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How to Hold a Tennis Racket for Beginners

how to hold a tennis racket

Mastering the correct way to hold a tennis racket is fundamental for any beginner. The grip you use can dramatically affect your gameplay, from the power of your shots to the finesse of your returns. Here’s a guide tailored for beginners on gripping a tennis racket using three basic techniques: Eastern Forehand Grip, Continental Grip, and Semi-Western Grip.

Tennis Racket

Eastern Forehand Grip

Description and Hand Positioning

  1. Begin by holding the racket perpendicular to the ground with your non-dominant hand.
  2. Place the palm of your dominant hand such that the base knuckle of your index finger is against the third panel of the racket’s grip (the panels are the flat sections on the racket handle), mirroring the edge of the racket.
  3. Wrap your fingers around the grip, keeping a relaxed yet firm hold.

Advantages and Common Strokes

  • The Eastern Forehand Grip is ideal for flat shots and balances control and power.
  • It’s typically used for forehand groundstrokes.

Continental Grip

Explanation and Hand Placement

  1. Hold the racket out in front with your non-dominant hand.
  2. Place your dominant hand so the index finger’s base knuckle is on the second angle.
  3. Ensure your grip is firm but tight enough to allow movement.

Suitable Strokes and Scenarios

  • The Continental Grip is versatile for serves, volleys, overheads, and slices.
  • Its usefulness comes from the ability to switch to other grips quickly.

Semi-Western Grip

Overview and Hand Alignment

  1. Hold the racket with your non-dominant hand at the throat of the racket.
  2. Turn the racket slightly so the grip is diagonal in your hand, and place the index finger’s base knuckle on the fourth angle.
  3. Allow your fingers to wrap around the handle naturally.

Usage and Benefits in Different Shots

  • The Semi-Western Grip offers easy topspin on shots and is preferred for high-bouncing balls.
  • It is commonly used for aggressive baseline play.

Correct Grip

Practice and Transitioning

Drills to Improve Grip Consistency

  • Engage in regular shadow swings to build muscle memory.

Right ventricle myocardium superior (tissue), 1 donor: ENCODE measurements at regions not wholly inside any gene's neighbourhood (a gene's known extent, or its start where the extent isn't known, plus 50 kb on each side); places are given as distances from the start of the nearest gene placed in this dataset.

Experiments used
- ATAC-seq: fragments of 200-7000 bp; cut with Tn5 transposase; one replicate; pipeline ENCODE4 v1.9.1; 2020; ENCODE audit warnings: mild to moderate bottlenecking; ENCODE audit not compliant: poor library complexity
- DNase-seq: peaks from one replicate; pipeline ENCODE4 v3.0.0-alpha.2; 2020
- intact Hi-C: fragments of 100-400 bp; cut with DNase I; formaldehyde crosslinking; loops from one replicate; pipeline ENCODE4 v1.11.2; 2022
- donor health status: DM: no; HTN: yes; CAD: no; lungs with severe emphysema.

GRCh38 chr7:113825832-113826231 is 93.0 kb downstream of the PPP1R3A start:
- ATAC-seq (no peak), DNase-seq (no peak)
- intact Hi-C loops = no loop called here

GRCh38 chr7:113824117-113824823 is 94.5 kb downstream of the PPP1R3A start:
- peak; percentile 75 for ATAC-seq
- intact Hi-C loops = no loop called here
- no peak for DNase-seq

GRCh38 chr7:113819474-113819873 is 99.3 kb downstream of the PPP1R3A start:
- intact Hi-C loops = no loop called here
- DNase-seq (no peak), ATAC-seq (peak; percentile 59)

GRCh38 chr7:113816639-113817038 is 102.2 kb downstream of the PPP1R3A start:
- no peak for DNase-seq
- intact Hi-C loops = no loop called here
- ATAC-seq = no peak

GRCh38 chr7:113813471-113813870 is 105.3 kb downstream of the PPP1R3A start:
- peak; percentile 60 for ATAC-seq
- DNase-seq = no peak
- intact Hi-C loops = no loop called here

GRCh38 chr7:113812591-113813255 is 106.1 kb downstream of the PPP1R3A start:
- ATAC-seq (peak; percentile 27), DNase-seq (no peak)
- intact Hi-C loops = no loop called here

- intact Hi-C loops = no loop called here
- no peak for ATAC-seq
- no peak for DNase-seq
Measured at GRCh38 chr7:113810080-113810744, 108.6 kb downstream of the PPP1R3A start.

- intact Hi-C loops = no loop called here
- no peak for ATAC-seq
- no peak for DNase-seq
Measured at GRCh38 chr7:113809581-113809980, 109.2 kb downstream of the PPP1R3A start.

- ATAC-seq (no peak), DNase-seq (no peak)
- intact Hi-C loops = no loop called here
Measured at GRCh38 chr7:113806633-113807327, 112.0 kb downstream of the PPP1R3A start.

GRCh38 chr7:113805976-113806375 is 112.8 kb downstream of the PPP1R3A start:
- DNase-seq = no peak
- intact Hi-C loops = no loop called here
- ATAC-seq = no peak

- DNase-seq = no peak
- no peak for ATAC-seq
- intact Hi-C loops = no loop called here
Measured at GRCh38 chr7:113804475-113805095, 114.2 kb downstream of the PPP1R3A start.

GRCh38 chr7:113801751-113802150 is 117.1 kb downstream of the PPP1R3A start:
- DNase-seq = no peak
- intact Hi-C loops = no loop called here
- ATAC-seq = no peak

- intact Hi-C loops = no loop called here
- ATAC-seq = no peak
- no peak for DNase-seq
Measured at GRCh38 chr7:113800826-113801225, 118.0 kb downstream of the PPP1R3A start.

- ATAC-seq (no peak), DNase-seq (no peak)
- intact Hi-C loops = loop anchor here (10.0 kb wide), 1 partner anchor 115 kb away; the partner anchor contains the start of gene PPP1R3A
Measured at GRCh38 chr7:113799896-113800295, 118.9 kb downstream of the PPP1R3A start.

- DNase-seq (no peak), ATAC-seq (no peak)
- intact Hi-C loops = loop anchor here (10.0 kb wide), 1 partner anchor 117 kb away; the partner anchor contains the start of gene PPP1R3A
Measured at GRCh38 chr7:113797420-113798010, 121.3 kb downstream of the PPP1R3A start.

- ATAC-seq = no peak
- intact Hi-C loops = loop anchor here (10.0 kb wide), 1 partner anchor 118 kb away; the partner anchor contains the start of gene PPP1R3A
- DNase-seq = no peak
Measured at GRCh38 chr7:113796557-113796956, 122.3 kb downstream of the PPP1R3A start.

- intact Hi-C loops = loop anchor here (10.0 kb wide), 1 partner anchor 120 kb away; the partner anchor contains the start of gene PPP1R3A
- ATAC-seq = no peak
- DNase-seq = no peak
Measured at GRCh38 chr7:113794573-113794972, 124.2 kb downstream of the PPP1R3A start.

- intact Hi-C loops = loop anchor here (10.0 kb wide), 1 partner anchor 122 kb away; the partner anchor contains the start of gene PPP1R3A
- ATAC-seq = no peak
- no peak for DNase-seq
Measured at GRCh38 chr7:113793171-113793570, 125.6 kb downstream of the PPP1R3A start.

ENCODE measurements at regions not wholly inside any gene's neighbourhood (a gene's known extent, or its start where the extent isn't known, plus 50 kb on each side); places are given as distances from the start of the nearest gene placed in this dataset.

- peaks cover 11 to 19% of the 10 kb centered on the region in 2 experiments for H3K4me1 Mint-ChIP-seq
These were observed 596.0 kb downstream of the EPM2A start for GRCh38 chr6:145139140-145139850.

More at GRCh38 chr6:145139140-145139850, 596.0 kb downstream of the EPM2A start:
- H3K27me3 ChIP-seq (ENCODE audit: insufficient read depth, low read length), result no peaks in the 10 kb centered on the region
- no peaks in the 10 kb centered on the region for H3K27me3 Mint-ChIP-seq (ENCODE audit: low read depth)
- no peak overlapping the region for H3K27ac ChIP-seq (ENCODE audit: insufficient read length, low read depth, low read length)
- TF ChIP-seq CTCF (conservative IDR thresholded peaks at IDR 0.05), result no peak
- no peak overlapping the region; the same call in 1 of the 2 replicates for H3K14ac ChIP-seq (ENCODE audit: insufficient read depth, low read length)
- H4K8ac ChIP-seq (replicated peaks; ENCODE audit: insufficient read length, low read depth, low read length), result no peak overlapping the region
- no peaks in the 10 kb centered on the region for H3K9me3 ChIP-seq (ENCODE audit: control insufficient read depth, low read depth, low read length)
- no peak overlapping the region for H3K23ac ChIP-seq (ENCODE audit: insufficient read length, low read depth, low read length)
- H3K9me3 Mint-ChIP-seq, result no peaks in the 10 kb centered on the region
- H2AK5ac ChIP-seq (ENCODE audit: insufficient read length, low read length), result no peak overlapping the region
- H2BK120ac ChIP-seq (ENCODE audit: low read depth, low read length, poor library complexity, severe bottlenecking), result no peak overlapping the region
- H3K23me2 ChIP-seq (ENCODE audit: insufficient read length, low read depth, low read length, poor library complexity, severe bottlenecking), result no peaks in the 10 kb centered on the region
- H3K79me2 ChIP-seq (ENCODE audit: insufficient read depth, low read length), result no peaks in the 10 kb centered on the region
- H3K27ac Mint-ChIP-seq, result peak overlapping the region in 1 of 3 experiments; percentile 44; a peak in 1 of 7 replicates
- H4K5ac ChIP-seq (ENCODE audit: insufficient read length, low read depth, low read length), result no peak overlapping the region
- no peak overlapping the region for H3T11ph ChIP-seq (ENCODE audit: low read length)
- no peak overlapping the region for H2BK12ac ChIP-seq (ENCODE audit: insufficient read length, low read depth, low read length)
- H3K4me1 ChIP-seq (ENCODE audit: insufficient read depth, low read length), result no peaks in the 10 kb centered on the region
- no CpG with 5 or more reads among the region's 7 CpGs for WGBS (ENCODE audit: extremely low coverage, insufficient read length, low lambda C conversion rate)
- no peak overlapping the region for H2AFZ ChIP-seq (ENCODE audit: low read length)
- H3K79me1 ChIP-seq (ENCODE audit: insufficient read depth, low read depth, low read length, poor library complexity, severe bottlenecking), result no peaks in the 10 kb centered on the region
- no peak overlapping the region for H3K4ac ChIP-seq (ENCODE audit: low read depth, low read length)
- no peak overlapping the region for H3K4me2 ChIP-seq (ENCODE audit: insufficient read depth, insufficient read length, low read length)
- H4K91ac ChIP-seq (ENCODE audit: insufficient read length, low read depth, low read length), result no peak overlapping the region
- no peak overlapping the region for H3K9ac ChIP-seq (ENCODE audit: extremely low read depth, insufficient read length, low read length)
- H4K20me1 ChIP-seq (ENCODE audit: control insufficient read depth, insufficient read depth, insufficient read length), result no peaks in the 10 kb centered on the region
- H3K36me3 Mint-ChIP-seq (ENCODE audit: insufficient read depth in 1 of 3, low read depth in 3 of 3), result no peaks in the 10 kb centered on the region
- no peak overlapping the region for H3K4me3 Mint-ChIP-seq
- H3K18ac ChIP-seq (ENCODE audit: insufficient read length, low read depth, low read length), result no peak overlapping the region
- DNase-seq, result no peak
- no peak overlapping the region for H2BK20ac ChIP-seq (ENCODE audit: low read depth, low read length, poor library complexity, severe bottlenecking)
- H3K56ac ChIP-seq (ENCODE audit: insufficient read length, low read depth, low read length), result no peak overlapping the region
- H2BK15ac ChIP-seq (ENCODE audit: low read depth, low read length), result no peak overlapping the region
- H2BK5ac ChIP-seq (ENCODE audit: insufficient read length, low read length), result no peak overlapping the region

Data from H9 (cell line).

• Use ball drops to familiarize yourself with the grip on impact.

Switching Between Grips for Versatile Play

  • Switch grips during wall-hitting exercises to simulate real-game scenarios.
  • Work on grip changes during partner rallies to adapt quickly in matches.

3 Tips to Remember:

  • Keep your grip relaxed to ensure wrist flexibility.
  • Practice gripping and regripping often to build your muscle memory.
  • Be patient with yourself as you learn, and enjoy becoming a better tennis player.

Real-life Examples

To inspire your practice sessions, consider watching matches featuring Roger Federer, Rafael Nadal, and Novak Djokovic, who have mastered these techniques to become game legends. Observe their grip during different shots and emulate their fluidity in your exercises.

Basic Tennis Grips

Common Mistakes to Avoid

  • Avoid gripping the racket too tightly, as it can limit your movement and power.
  • Don’t neglect practicing grip changes—fluid transitions are critical during play.
  • Ensure you use the appropriate grip for each shot to maximize your performance.
  • Early grip training is crucial. Develop good habits to avoid difficult corrections later on.

Practice Exercises

These simple exercises can help you firm up your grip technique:

  • Shadow swings: practice the grip without hitting a ball.
  • The ball drops: hit balls at waist height to focus on hand position.
  • Grip switching: practice changing grips with different shots.
  • Wall hitting: refine your grip control by consistently hitting a wall.
  • Partner rallies: improve dynamic grip changes with a partner.
  • Video analysis: record and analyze your grip during practice. 

With dedication to these practices, beginner tennis players can look forward to advancing their game significantly, one grip at a time!


Remember, each grip serves a specific purpose, and mastering them allows for a dynamic and responsive game. Don’t worry if it feels awkward at first. Regular practice with peers or on your own will make these grips second nature. 

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